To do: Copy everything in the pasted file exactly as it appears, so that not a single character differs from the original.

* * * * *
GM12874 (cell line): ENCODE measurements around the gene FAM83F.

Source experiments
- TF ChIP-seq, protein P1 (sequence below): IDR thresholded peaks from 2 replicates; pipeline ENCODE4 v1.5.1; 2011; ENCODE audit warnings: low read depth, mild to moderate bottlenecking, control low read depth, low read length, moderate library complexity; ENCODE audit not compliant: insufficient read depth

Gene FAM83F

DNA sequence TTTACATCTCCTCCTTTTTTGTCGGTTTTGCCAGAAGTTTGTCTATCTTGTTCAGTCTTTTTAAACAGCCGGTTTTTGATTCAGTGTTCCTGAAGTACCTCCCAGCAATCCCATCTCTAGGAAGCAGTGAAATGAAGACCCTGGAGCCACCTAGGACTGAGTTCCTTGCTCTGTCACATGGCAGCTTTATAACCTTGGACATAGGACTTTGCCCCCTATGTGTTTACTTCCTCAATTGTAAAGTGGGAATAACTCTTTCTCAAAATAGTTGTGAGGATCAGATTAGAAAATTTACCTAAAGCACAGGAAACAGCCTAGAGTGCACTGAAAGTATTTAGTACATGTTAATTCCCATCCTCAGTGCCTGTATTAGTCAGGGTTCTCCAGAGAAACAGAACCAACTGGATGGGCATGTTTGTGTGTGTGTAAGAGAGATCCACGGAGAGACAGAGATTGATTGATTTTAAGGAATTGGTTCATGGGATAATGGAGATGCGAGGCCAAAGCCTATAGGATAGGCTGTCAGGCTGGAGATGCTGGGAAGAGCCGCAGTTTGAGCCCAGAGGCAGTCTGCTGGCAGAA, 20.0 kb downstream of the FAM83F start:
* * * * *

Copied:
GM12874 (cell line): ENCODE measurements around the gene FAM83F.

Source experiments
- TF ChIP-seq, protein P1 (sequence below): IDR thresholded peaks from 2 replicates; pipeline ENCODE4 v1.5.1; 2011; ENCODE audit warnings: low read depth, mild to moderate bottlenecking, control low read depth, low read length, moderate library complexity; ENCODE audit not compliant: insufficient read depth

Gene FAM83F

DNA sequence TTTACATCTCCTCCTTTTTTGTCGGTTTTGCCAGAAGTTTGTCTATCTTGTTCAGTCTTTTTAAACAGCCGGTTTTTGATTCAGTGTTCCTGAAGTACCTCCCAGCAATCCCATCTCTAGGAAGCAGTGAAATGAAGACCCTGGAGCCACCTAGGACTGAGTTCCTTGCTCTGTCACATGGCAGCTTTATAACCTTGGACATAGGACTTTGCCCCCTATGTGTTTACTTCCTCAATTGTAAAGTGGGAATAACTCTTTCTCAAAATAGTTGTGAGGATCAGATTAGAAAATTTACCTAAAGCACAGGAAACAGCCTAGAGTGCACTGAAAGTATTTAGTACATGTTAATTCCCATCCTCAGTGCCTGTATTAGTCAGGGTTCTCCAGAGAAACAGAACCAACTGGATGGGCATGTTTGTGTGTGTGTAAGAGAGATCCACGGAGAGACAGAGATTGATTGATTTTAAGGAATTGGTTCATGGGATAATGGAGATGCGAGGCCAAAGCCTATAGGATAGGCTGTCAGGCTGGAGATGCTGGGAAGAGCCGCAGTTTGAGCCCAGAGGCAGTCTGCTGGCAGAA, 20.0 kb downstream of the FAM83F start: